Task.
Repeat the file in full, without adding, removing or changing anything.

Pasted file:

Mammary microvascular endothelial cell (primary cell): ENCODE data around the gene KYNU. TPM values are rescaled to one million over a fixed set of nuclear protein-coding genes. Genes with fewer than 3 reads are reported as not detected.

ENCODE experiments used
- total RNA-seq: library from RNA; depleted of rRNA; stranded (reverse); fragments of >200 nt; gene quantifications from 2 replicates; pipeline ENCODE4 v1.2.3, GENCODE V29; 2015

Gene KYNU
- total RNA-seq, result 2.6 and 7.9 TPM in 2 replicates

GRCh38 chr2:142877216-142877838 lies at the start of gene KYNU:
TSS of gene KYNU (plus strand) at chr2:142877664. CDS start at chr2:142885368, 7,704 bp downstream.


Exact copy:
Mammary microvascular endothelial cell (primary cell): ENCODE data around the gene KYNU. TPM values are rescaled to one million over a fixed set of nuclear protein-coding genes. Genes with fewer than 3 reads are reported as not detected.

ENCODE experiments used
- total RNA-seq: library from RNA; depleted of rRNA; stranded (reverse); fragments of >200 nt; gene quantifications from 2 replicates; pipeline ENCODE4 v1.2.3, GENCODE V29; 2015

Gene KYNU
- total RNA-seq, result 2.6 and 7.9 TPM in 2 replicates

GRCh38 chr2:142877216-142877838 lies at the start of gene KYNU:
TSS of gene KYNU (plus strand) at chr2:142877664. CDS start at chr2:142885368, 7,704 bp downstream.